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IT IS very timely of the Scottish TUC to intervene in the debate about the country’s prospects with a well-crafted criticism of the Scottish government’s lack of commitment to public ownership.
We now have experienced decades of privatisation, and the malign effects of this dogma-driven bid to appropriate public property for private interests are painfully apparent.
Three decades and more ago Scotland’s energy industry — based largely on coal and nuclear, with a sprinkling of hydro installations — was privatised.
Constantly disorganised by the market, today it is in chaos. Scottish energy, like that throughout Britain, is retailed through dozens of energy supply companies that contract to buy energy on the market and flog it on to domestic, industrial and commercial users.
This “market liberalisation” is the planned consequence of EU rules, from which we are partly liberated, and government policy, from which we are not.
Where once large state enterprises generated power for an integrated transmission network, today the sector is highly fragmented and subject to foreign takeovers, with the shift to renewables based on turbine imports from Denmark, Spain and Germany.
The STUC has called for the establishment a publicly owned energy company and publicly owned construction and infrastructure company to drive forward green energy development and strategic infrastructure while supporting high-quality employment.
Machine-building was once a key component of the Scottish economy, but its unchallenged capitalist character — the product of both Tory dogma, New Labour infatuation with the market and SNP accommodation to big business and the banks — has resulted in Scotland’s nuclear power generation now being the property of an enterprise that nominally is owned by the French public.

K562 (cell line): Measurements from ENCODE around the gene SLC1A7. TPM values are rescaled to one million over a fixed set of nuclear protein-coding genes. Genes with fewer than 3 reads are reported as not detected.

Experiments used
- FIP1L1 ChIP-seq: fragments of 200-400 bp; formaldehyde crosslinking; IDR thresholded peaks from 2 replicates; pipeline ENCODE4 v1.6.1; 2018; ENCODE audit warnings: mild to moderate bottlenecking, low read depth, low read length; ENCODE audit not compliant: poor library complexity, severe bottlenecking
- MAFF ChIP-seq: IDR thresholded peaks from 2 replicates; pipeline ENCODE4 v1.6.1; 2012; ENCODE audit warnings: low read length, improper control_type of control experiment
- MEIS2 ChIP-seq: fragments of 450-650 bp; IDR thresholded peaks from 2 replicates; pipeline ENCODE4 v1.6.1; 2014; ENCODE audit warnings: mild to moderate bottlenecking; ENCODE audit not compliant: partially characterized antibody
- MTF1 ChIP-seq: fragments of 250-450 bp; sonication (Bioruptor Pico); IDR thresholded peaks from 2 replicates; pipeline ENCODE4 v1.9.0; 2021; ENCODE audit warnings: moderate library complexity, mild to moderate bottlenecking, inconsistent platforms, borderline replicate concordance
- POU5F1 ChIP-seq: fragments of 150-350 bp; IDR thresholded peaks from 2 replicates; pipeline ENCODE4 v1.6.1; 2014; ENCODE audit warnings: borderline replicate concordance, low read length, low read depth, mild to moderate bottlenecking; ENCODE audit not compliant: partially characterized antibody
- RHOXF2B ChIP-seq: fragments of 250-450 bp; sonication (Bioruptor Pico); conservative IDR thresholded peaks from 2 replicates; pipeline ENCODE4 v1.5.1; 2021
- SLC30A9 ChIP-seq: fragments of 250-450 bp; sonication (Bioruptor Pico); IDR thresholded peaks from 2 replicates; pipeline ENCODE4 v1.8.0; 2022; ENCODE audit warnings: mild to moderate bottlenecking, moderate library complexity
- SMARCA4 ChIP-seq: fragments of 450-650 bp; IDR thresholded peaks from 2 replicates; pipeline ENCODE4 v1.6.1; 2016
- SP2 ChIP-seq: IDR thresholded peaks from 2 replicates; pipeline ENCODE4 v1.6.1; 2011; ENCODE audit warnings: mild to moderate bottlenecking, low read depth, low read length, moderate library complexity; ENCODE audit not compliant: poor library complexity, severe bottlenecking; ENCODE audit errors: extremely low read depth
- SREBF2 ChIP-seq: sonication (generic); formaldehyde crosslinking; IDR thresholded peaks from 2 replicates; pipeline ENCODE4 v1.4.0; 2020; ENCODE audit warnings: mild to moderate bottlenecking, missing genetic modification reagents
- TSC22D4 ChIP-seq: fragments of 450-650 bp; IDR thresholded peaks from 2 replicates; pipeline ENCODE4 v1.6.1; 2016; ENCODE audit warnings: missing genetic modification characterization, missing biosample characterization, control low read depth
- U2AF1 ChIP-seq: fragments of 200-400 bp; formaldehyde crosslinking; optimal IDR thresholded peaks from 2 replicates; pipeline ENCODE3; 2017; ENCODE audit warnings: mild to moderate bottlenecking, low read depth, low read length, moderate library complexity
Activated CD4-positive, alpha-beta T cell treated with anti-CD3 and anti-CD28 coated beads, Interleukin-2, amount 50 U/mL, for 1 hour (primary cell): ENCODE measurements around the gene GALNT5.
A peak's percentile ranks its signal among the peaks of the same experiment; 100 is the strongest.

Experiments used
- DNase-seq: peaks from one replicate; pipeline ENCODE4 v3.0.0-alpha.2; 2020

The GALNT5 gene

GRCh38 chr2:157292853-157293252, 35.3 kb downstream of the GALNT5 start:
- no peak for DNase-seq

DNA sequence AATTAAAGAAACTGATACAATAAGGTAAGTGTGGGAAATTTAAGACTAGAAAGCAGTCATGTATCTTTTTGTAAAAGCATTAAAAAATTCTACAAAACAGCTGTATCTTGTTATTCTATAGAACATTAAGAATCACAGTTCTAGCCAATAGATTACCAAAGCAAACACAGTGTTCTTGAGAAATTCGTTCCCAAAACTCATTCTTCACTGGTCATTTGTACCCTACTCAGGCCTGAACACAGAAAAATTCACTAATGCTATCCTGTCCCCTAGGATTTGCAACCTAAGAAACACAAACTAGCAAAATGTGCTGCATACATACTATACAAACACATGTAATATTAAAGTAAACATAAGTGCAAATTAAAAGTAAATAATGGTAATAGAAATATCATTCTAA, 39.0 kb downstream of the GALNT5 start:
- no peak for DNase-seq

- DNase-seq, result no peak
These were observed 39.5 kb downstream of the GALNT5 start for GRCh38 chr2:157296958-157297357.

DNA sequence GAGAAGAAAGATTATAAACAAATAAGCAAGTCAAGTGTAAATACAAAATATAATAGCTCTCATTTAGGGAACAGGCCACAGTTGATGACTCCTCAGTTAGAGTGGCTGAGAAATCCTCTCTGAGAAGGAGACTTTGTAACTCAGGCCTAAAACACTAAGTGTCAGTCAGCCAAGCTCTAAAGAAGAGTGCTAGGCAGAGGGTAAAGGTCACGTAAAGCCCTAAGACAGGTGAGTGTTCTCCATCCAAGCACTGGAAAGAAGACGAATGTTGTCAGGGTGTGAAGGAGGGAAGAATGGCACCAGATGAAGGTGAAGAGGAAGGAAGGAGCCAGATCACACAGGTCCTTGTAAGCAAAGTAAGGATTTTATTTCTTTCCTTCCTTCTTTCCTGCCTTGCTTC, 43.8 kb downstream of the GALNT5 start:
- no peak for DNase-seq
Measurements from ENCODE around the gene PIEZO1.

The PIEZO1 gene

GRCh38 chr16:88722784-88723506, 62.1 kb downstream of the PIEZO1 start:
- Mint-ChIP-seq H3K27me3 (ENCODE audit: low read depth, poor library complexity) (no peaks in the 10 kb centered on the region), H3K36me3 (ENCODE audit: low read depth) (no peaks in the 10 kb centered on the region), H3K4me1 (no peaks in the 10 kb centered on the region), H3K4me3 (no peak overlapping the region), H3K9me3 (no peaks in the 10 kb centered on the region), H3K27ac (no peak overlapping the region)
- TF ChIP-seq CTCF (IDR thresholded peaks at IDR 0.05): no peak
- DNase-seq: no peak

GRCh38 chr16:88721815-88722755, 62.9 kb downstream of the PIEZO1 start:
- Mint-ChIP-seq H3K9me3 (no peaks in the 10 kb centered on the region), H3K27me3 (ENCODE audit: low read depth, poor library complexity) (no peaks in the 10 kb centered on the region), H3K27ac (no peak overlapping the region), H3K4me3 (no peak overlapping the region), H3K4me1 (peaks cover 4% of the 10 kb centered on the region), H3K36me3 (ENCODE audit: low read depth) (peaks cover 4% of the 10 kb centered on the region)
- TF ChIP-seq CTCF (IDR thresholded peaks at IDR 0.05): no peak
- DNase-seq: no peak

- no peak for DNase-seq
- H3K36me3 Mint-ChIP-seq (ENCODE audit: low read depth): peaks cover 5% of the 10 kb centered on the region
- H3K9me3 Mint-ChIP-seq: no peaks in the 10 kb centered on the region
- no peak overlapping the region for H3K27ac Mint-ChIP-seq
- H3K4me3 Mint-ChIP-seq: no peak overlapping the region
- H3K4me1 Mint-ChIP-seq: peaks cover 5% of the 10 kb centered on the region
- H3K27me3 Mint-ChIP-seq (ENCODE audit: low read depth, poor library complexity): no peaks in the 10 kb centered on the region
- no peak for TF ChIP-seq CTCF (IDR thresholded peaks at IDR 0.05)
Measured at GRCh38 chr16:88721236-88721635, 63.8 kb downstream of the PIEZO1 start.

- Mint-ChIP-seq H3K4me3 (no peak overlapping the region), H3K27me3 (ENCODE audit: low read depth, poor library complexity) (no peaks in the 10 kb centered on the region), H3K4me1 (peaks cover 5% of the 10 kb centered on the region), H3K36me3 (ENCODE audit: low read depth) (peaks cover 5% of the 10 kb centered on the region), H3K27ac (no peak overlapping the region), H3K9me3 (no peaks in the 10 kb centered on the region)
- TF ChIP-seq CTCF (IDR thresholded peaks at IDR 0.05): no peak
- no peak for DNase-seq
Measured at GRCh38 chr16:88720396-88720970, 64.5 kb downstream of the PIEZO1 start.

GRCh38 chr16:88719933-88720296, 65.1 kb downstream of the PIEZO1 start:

Meanwhile the massive investment that the shift to renewables entails proceeds as if the local capacity to fabricate steel structures and engineer complex machinery has vanished along with its skilled workers.
Scotland lost a quarter of its manufacturing jobs in a decade — and while investment in manufacturing has slumped, Scotland’s economy, like that of Britain as a whole, has become lopsidedly dependent on finance and the service sector.
Scotland’s economy, restructured through mass privatisation, an anarchic finance sector-driven investment regime and the unchallenged domination of the banks and big monopolies, is vulnerable.
The 2008 financial meltdown saw its banking sector slump in global rankings even against the similarly stricken, and it still has not clawed its way back.
The consequence of Scotland’s economic decline is a crisis of society itself, with the working class reconstituted with the disintegration of industry, the substitution of skilled work by low-paid precarious jobs through zero-hours, bogus self-employment. And decades of attacks on employment rights and trade union freedom backed by British and European law have weakened resistance.
In its policy submission, in advance of the Scottish elections, the STUC has laid out a clear plan for recovery based on a robust public-sector intervention.
It argues that the private sector has shown itself woefully inadequate to meet the challenge of the crisis and there is no prospect of a green recovery without massive public-sector intervention.
If this is true for Scotland, it is true for Britain as a whole.
The STUC says government intervention to “address decades of decline in social services” and “poverty, decline and alienation should be prioritised with the same energy as physical construction projects.”
Naturally, the destructive effect of privatisation on public services and utilities makes them first targets for a reassertion of public ownership.
But should not the trade union movement and working-class opinion generally, turn its attention to the traditional goal, the public ownership of the means of production, distribution and exchange?
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